2 The techniques for creating the original Islamic patterns were passed down from master to apprentice artisans, and have subsequently been lost. However, for more than 100 years, when it first became possible to print color reproductions, people have tried to analyze those patterns starting with Bourgoin [3]. The analysis of wallpaper patterns, patterns of the Euclidean plane that repeat in two different directions, became more precise when their 17 possible symmetry groups were classified. Abas and Salman have carried out the classification of hundreds of Islamic patterns with respect to these symmetry groups [2]. M. C. Escher was always fascinated with wallpaper patterns and created his first prints of them in the early 1920 s. But his interest was sparked into a consuming passion by his visit in 1936 to the Alhambra, a Moorish palace in Granada, Spain, which was richly decorated with a large number of Islamic patterns. From that point on Escher filled notebooks with drawings of wallpaper patterns, many inspired by those Islamic patterns. For example, Schattschneider (page 18 of [9]) shows a sketch of his interlocking weightlifters superimposed on the pattern of Figure 1; that weightlifter pattern later became Escher s Notebook Drawing Number 3. The goal of this paper is to take a first step toward combining Islamic patterns and hyperbolic geometry. Recently artists have created patterns on cubes, tetrahedra, dodecahedra, and icosahedra (see Plates 8, 12, 15, and 16 of [2]). Of course patterns on regular polyhedra can be thought of as spherical patterns by projecting them outward onto the polyhedrons circumscribing spheres. Thus Islamic patterns will have been created in each of the three classical geometries: Euclidean, spherical, and hyperbolic geometry. We will begin with a brief discussion of Islamic patterns, followed by a review of hyperbolic geometry, regular tessellations, and symmetry groups. Then we show a series of hyperbolic Islamic patterns that are related to existing Euclidean Islamic patterns. Finally, we indicate some directions for future work. Islamic Patterns Islamic artisans have been decorating texts, buildings, and other artifacts with geometric patterns for more than a thousand years. Artists working in a religious setting could hint at the infinitude of God by drawing potentially infinite repeating patterns (pages 1 and 2 of [2]). There are various kinds of 2-dimensional Islamic repeating patterns, including spirals, star patterns, key patterns, and Y patterns. Other kinds of Islamic patterns include arabesques (flower and intertwining vine patterns), and Kufic patterns, which are words written in stylized Arabic script. Of course many patterns fall into more than one category. European interest in Islamic art was initiated by Owen Jones color reproductions of various kinds of Islamic art in his book The Grammar of Ornament [6], first published about 150 years ago. Since then, a number of people have classified many of the wallpaper patterns [2, 5], and others have made guesses as to how the patterns were originally created [5, 8]. Recently Abas and Salman presented methods for the computer generation of such patterns [1], and Kaplan has designed a program to draw Islamic star patterns [7]. We will continue these endeavors by suggesting a more general framework for classifying the patterns, and then using that classification as a basis for creating new Islamic patterns in the hyperbolic plane. Many repeating Islamic patterns seem to have been built upon the framework of a regular tessellation of the Euclidean plane. Such regular tessellations generalize to the hyperbolic plane. In the next sections, we will discuss those tessellations and their symmetry groups, which generalize some of the 17 symmetry groups of wallpaper patterns. Hyperbolic Geometry and Regular Tessellations Hyperbolic geometry is the least familiar of the classical geometries. This is probably because the entire hyperbolic plane cannot be embedded in 3-dimensional Euclidean space in a distance preserving way unlike the sphere and the Euclidean plane. However, there are useful models of hyperbolic geometry in the Euclidean plane, which must perforce distort distance. 2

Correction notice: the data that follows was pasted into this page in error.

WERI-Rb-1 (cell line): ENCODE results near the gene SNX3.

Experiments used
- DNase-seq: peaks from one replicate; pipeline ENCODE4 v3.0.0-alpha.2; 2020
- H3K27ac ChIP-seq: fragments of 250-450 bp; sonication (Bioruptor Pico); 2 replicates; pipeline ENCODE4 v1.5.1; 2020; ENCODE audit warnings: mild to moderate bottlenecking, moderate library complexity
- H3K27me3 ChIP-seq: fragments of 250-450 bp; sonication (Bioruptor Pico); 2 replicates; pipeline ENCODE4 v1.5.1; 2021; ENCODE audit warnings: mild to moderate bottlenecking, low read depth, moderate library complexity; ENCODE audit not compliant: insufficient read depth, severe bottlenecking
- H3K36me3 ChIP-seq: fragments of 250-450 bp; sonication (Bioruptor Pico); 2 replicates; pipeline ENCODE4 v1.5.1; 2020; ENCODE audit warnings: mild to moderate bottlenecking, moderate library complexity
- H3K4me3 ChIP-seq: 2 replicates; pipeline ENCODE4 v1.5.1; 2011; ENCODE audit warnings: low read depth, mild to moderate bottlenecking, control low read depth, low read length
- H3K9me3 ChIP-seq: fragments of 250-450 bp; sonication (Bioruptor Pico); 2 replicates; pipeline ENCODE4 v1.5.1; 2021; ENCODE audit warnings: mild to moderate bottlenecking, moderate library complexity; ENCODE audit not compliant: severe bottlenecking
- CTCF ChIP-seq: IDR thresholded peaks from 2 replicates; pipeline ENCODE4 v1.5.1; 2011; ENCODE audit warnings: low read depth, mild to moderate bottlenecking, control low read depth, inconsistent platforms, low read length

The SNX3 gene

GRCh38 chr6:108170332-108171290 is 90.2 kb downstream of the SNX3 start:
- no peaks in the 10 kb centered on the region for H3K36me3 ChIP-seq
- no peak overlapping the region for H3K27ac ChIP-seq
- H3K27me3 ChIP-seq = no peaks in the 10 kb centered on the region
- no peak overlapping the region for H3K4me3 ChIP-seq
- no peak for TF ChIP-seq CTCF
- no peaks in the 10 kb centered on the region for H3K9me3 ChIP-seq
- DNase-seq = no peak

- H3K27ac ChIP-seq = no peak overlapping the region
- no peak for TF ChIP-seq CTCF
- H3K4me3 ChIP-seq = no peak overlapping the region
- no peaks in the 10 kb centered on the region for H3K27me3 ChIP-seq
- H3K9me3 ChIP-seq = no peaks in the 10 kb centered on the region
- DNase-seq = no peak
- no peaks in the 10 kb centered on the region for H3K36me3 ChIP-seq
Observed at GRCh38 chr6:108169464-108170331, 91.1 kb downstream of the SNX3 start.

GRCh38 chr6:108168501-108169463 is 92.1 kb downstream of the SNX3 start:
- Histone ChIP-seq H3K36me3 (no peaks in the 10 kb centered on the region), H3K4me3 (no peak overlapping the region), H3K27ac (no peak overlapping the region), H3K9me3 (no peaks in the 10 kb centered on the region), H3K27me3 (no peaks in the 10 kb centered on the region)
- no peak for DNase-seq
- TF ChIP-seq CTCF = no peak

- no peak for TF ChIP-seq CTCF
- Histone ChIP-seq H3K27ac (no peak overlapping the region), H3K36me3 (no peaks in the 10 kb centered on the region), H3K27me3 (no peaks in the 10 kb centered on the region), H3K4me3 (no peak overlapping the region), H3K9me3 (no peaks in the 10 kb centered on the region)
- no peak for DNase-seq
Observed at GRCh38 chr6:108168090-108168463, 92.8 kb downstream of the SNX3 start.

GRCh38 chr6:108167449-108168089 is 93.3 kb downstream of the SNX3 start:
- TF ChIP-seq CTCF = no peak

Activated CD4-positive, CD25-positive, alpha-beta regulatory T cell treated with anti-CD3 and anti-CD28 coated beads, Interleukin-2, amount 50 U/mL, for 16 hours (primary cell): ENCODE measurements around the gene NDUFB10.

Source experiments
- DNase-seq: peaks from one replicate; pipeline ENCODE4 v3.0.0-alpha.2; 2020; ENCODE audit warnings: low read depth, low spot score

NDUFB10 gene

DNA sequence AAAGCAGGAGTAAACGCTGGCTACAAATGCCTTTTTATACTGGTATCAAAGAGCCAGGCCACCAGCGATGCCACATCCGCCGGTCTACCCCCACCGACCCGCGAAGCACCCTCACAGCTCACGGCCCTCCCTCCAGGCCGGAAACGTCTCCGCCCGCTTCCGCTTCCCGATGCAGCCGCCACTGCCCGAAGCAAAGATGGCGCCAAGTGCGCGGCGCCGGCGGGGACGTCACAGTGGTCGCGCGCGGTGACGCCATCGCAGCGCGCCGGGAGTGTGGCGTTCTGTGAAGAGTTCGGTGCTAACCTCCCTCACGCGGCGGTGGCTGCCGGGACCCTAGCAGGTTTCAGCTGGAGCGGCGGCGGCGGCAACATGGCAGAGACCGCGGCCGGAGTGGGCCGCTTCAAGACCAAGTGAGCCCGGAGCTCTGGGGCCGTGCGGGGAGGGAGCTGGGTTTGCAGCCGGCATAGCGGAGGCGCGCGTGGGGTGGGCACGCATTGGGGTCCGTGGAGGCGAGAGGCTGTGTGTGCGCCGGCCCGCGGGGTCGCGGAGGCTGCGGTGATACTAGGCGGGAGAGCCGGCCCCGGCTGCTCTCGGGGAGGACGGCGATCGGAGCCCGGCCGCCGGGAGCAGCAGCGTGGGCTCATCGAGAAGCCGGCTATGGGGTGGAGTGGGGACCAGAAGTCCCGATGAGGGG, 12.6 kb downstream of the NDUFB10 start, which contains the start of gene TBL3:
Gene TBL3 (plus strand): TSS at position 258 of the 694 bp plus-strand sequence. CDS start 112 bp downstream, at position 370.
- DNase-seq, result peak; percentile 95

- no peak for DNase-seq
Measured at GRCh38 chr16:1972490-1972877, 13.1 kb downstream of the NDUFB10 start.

3 We will use the Poincaré circle model for the same reasons that made it attractive to Escher: (1) it is conformal (i.e. the hyperbolic measure of an angle is equal to its Euclidean measure) consequently a transformed object has roughly the same shape as the original, and (2) it lies entirely within a bounding circle in the Euclidean plane allowing an entire hyperbolic pattern to be displayed. In this model, the hyperbolic points are the interior points of the bounding circle and the hyperbolic lines are interior circular arcs perpendicular to the bounding circle, including diameters. Figure 3 shows the hyperbolic lines of reflection symmetry of Figure 2 For example, Figure 3 shows the hyperbolic lines of reflection symmetry superimposed on the pattern of Figure 2. Two-dimensional hyperbolic geometry satisfies all the axioms of 2-dimensional Euclidean geometry except the Euclidean parallel axiom, which is replaced by its negation. Figure 4 shows an example of this hyperbolic parallel property among the reflection lines in Figure 3: there is a line,, (the vertical diameter), a point,è, not on it, and more than one line throughèthat does not intersect. È Figure 3: The tessellation superimposed on the pattern of Figure 2. Figure 4: An example of the hyperbolic parallel property: a line, a pointènot on, and two lines throughènot meeting. Equal hyperbolic distances in the Poincaré model are represented by ever smaller Euclidean distances toward the edge of the bounding circle (which is an infinite hyperbolic distance from its center). All the curvilinear pentagons (actually regular hyperbolic pentagons) in Figure 3 are the same hyperbolic size, even thought they are represented by different Euclidean sizes. The curved pentagons if Ô that meet ¾µ Õ four ¾µ or Ô at a vertex in Figure ¾µ Õ 3 form the regular tessellation More generally, in any of the classical geometries the Schläfli symbol Ô Õ denotes. the regular tessellation by regularô-sided polygons, orô-gons, meetingõat a vertex. We must have Ô ¾µ Õ ¾µ to obtain a hyperbolic tessellation; ¾µ, one obtains tessellations of the Euclidean plane and the sphere, respectively. One of the vertices of the is centered in the bounding circle Ô ¾µ Õ in Figure 3 but note that the center of the bounding circle is not a special point in the Poincaré model, it just appears so to our Euclidean eyes. Assuming for simplicity thatô andõ, there are five solutions to the spherical inequality ¾µ :,,,, and. These tessellations may be obtained by 3